The law ministry has raised questions about the logic behind making rate-based bidding mandatory for coal miners.
“The law ministry has asked the coal ministry whether rate-based bidding actually benefits consumers of power. The ministry is now seeking the power ministry’s opinion on the query,” a senior official close to the development told Business Standard.
The coal ministry had sought the law ministry’s advice on whether the proposal could be implemented retrospectively.
The coal and power ministries had proposed to make participation in rate-based bidding mandatory for captive coal miners, to curb profiteering by them.
While the proposal aims to correct a major policy anomaly in the coal mining sector, the government is in a fix over whether its implementation should be prospective or retrospective.
Even after months of deliberations, consensus on the proposal could not be reached.
Prospective implementation would mean taking no action on companies that have sold power in the merchant market in the past, while retrospective implementation would require seeking sharing of benefit from companies in lieu of the power already sold. Merchant power is an industry term used for electricity sold outside long-term purchase agreements with power distributors.
“A strange situation has now developed. What if companies, which have plants running, willingly quote high in the bidding? Would the government ask them to stop their projects? The power ministry must explain this,” said an official close to the development.
Coming at the backdrop of the coal block allocation scam, the fresh queries are set to further delay implementation of the proposal. Some companies had been selling power produced by using coal from captive mines allotted to them, in the merchant market. Under rate-based bidding, a company will have to sign long-term power purchase agreements (PPAs) to supply power.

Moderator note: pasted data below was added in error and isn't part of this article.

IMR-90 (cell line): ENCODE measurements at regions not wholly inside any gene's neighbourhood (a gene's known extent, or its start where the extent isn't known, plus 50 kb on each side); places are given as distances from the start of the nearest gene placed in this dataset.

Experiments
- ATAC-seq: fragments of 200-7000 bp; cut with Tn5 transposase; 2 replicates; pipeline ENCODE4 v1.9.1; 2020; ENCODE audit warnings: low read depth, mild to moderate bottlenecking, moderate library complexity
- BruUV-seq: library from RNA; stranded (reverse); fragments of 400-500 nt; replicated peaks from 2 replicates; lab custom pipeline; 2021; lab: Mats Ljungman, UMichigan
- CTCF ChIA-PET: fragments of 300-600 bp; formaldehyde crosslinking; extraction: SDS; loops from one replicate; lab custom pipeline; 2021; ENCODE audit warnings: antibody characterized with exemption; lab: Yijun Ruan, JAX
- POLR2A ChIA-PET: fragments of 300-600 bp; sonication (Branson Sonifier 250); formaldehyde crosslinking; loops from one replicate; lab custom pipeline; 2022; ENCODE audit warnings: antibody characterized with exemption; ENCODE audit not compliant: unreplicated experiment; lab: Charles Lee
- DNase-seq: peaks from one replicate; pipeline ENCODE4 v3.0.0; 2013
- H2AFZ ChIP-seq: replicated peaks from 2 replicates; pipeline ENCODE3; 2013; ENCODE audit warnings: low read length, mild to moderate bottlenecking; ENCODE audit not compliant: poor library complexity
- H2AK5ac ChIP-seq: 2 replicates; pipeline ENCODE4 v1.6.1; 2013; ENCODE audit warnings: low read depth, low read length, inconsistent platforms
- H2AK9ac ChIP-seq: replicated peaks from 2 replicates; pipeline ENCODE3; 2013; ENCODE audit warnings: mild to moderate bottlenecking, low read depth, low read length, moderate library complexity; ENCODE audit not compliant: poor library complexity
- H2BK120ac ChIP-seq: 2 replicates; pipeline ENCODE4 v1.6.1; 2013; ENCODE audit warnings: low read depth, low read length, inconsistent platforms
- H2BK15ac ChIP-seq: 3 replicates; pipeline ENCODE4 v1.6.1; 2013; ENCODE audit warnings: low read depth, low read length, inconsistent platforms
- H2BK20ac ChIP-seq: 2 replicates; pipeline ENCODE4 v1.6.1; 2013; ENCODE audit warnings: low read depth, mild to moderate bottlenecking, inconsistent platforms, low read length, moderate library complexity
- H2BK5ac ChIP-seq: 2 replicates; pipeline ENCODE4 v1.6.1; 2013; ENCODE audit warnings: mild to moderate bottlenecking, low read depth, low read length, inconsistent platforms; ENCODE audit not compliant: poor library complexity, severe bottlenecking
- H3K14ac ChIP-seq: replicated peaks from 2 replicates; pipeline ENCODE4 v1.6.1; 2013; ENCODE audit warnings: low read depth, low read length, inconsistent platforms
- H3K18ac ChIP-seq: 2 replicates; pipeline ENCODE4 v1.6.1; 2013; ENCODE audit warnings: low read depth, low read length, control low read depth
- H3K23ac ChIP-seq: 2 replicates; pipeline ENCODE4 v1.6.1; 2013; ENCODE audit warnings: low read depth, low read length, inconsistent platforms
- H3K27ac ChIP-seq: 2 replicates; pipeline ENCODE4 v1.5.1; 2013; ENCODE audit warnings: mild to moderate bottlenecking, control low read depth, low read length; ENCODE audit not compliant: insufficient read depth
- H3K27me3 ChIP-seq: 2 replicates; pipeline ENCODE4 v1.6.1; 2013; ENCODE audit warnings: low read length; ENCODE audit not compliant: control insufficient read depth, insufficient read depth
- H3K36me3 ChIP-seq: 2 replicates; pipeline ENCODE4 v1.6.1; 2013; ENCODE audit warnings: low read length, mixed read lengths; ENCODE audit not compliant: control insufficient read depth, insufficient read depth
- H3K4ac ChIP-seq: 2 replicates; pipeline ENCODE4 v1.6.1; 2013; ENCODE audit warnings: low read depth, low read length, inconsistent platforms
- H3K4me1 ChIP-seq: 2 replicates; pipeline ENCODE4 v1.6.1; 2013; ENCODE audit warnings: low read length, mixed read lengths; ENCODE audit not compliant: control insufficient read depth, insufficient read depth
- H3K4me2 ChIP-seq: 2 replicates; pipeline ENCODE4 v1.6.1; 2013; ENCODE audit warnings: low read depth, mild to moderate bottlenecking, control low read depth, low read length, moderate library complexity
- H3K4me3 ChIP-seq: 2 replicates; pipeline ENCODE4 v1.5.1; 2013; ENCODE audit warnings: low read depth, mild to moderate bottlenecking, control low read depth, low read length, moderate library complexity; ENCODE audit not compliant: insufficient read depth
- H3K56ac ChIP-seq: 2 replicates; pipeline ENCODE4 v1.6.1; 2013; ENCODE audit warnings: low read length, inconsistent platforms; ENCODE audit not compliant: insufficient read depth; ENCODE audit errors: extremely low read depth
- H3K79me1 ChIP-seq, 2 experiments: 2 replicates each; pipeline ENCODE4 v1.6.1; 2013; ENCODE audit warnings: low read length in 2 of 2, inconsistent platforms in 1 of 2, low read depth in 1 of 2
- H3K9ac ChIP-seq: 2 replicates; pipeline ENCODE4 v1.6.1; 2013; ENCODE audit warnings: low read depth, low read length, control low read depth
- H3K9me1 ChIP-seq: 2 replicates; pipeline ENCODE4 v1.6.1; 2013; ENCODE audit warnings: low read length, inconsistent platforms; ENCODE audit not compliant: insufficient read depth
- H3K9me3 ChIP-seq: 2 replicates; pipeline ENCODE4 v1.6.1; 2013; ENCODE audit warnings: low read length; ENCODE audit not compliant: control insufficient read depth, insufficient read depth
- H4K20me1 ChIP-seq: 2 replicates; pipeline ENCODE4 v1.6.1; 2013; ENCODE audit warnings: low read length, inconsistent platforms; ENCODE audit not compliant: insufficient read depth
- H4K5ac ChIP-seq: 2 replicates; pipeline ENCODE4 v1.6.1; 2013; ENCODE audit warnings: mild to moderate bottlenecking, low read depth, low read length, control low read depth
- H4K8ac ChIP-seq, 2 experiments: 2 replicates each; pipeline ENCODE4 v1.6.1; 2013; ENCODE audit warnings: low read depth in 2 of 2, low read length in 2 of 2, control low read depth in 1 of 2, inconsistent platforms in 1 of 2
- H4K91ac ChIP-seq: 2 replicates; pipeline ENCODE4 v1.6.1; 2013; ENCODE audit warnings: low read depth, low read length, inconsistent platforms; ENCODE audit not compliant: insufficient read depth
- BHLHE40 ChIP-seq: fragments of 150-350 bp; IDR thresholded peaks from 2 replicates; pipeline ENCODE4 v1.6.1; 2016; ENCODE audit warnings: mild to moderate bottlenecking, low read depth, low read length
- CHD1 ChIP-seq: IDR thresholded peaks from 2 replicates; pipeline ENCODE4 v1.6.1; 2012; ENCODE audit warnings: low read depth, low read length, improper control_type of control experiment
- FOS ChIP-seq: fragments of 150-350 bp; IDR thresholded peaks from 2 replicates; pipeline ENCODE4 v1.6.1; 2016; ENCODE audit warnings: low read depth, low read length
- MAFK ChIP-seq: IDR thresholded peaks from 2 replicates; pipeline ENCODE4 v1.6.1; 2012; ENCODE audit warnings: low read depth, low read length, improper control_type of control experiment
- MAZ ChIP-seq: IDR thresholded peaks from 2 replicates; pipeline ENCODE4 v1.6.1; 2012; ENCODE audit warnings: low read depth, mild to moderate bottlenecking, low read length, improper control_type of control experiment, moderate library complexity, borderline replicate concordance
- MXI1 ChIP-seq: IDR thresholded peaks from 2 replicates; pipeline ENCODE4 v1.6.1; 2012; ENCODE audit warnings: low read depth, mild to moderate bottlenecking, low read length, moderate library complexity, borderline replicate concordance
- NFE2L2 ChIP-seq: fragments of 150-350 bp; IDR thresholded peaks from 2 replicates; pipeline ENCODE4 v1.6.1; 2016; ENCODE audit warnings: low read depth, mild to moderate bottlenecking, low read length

The power ministry had asked the coal ministry to include a clause in the allotment letters that captive coal block allottees would have to participate in rate-based bidding. According to sources, there are about eight-10 companies that have coal blocks, but continue to sell merchant power.
The original allotment letters issued to captive miners had no conditions attached. The letters did not specify whether the companies are free to sell power through PPAs or in the merchant market. To make tariff-based bidding mandatory, the coal ministry is now making changes in the original allotment letters through an addendum, said a senior coal ministry official.
The official added that a case in point is Jindal Power Ltd (JPL), a subsidiary of Member of Parliament Naveen Jindal-led Jindal Steel & Power Ltd (JSPL). JPL has been operating a 1,000 Megawatt (MW) coal-fired power plant at Raigarh district in Chhattisgarh since 2008. The plant uses coal from two captive mines – Gare Palma IV/2 and Gare Palma IV/3 located seven kilometres away.
A recent news report had said that despite having the cheapest coal from the mines, JPL sold power at the highest prices of Rs 4.30 per unit in 2010-11 and Rs 3.85 per unit in 2011-12.
“The average tariff per unit for us has come down over the years and works out to Rs 3.40 a unit now, compared to Rs 3.85 last year,” said a company spokesperson. The company’s coal cost works out to Rs 650 per tonne, including Rs 147 paid as royalty, against the cost, Rs 700 per tonne, of buying coal from Coal India. He also added that the company had no choice but to sell power in the open market as it did not get any long-term PPA.
Twenty nine blocks, including JSPL’s Gare Palma blocks, allotted to 22 companies had started production by March. The firms include BLA Industries, Monnet Ispat & Energy Ltd, Prakash Industries Ltd, CESC Ltd, Jayaswal Neco, SEML, Usha Martin, Sunflag Iron & Steel Ltd, Electro Steel Casting Ltd, BS Ispat, Shree Virangana Steel Ltd, Hindalco, Damodar Valley Corporation (DVC) and the state-owned utilities of Punjab and West Bengal.